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Schwegman Lundberg & Woessner

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1. Tell Your Patent Attorney What You Want Your Patent To Do.

IP attorneys are continuously told that we should be business partners with our clients, not just patent scribes. But there are lots of ways to protect an invention. Be open and just tell us: Is the patent “for show or for go”? Is it perceived to be vital to the company or a “home run” for the university, or is it a safety filing to cover a limited advance to keep a productive inventor (or top boss) happy. Is it intended to be a shot in the dark, or part of a shotgun blast of applications into an important emerging technology? Don’t walk into a car lot and say “I want your best car!” unless you really mean it.

2. A Stitch (or Question) In Time Saves Nine (Hours of Work).

Deliver as much information as you can to your attorney about possible bar dates, such as publications and offers for sale, no matter how obscure. Design disclosure forms to encourage inventors to both reveal all the disclosures and art that they have generated or are aware of, and to raise and help resolve inventorship questions. Before you file is the time to discuss possibly conflicting ownership rights and license obligations.

3. Remember To Protect The Invention.

I grew up as an attorney hearing, “At least protect the invention!”. Although clients nearly always will press their IP attorneys to protect the known universe with each claim, this isn’t always the best way to begin. It is often wiser to protect the “now” first and the “future” later on. In other words, narrow claims may not cover the future, but overly broad claims may well cover the past. Recognize the advantages of deciding to file narrow claims initially, and then broadening them later. If your attorney warns about problems with the written description, utility or enablement requirements, please listen. Finally, don’t forget to help your attorney weave a good story into all those complex structures and drawings. Examiners like to hear why the invention will revolutionize medicine or telecommunications.

4. Push Back (At The Patent Office ) As Hard As You Are Pushed.

Almost all Office Actions contain rejections, so don’t be discouraged. Help your attorney meet every ground of rejection raised by the Examiner, then go the extra mile. Raise the legal ante with additional evidence of the merits of the invention, such as Rule 132 Declarations, to show unpredictability of success or unexpected results. Document that your inventor is an expert in the field, not a “garage shop wizard.” If the Examiner draws baseless conclusions, challenge him/her to put them in declaration form. Rely on authorities such as technical dictionaries and review articles. Help your attorneys argue the facts, and expect them to argue the law.

Amendments and other written responses should look like appeal briefs. They should include copies of case law and cite from it. Your attorney should keep up with changing internal Patent Office policies.

5. Let Your Attorney Talk To The Examiner.

Some rejections can be easily rebutted in writing, but most of the time it is very difficult to “write your way to success.” Traveling to the Patent Office to conduct a personal interview with the Examiner is costly, but nine times out of ten it reduces the total cost of prosecution, and results in a shorter written record. It is simply impossible to know what an Examiner is thinking from a written Office Action. Face-to-face, your attorney will quickly discover what the key issues are, and hopefully, will build personal rapport that can help in Patent Office dealings for years to come. But don’t expect to be invited along and don’t insist that your inventors or licensees attend as well. “Obvious to try” can mean many things to many people. A slip of an untrained lip can sink your patent ship.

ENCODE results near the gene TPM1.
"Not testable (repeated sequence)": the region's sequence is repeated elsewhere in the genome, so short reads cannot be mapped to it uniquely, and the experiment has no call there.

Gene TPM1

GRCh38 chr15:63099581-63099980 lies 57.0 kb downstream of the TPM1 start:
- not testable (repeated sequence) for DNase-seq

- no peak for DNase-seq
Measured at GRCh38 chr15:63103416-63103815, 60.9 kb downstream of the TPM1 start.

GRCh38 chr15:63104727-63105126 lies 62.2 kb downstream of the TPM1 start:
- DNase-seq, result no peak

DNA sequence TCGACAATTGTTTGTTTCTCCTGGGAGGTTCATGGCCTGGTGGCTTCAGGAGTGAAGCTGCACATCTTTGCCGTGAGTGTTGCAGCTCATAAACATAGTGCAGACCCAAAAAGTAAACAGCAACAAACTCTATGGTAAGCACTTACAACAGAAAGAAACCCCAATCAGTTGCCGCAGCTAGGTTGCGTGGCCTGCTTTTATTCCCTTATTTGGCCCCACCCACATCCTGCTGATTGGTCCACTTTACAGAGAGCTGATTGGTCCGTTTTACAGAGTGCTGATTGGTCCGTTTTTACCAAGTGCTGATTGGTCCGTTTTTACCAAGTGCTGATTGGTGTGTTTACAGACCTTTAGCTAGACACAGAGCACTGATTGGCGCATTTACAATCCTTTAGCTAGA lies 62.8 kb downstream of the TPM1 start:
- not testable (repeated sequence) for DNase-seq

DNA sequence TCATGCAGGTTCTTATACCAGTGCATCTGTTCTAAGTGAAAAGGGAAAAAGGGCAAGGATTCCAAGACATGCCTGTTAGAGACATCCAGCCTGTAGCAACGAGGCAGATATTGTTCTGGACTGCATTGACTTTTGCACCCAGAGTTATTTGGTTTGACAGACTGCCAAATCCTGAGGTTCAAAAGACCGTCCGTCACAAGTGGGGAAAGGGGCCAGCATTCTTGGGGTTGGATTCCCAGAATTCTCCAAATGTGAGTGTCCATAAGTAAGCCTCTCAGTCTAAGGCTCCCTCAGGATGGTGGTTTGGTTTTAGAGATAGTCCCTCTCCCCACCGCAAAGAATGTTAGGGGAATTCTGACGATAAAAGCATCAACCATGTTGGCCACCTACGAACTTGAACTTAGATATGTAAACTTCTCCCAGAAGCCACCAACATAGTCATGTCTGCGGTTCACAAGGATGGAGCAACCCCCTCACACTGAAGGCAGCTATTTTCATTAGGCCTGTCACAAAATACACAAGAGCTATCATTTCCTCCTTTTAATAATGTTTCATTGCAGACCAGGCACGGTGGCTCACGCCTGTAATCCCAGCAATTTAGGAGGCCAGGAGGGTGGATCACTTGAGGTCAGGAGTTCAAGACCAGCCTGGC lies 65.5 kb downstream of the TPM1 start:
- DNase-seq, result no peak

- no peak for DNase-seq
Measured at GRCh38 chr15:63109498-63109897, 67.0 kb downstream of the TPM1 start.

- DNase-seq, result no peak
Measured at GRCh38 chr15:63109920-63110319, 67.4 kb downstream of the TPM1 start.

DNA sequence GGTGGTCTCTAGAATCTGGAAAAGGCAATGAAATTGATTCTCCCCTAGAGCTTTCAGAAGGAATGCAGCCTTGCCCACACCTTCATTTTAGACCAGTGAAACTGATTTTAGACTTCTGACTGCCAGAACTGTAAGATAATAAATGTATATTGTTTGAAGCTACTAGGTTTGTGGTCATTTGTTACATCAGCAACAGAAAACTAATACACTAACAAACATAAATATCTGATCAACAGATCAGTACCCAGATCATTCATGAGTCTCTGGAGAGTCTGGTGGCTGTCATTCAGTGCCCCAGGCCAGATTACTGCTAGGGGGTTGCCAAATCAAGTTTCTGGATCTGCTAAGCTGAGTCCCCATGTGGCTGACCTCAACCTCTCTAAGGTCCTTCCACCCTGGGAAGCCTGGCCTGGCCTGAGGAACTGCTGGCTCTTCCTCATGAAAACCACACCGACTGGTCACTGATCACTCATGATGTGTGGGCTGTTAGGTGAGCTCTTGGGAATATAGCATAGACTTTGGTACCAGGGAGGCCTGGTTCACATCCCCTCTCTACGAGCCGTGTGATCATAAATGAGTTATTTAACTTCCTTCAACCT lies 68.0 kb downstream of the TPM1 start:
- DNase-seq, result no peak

When your attorney calls you and says that some agreement was reached, or that the Examiner is willing to compromise, please respond quickly. Better yet, run through likely scenarios ahead of time, and authorize your attorney to accept certain “deals” over the phone, or even during the interview.

6. Realize That Prosecution Does Not End With Final Rejection.

Don’t give up, or order your attorney to appeal, if you receive a final rejection. Authorize your attorney to respond quickly, and to submit further declarations, if necessary to make or re-make your key points. If the issues are few and clearly focused, ask the attorney to call the Examiner’s supervisor or Supervisor’s Supervisor. File the Notice of Appeal and request an appeal conference, to get a second or third opinion on the rejection.

7. Don’t Be Afraid To Appeal.

The official appeal process begins when your attorney files the Brief on Appeal, arguing your position. This filing itself often leads to allowance of at least some of the claims. If the Examiner files the Answer, the dispute will be resolved by the Board of Appeals. Let your attorney request, and present, oral arguments. I believe that showing that you are serious about the outcome greatly increases the chances of success. Also, under recent patent law revisions, if the Board allows one claim, the twenty-year patent term is tolled during the appeal process; any lost term is restored when the patent issues. And, the fact of the matter is that patent claims that have been allowed on appeal are much more difficult to invalidate during litigation. Even if you lose – and of course you won’t – you can refile the application and present further rebuttal evidence or amendments to the Examiner.

I will be presenting this at LifeScience Alley Biotechnology Special Interest Group in Bloomington, MN on June 3rd.


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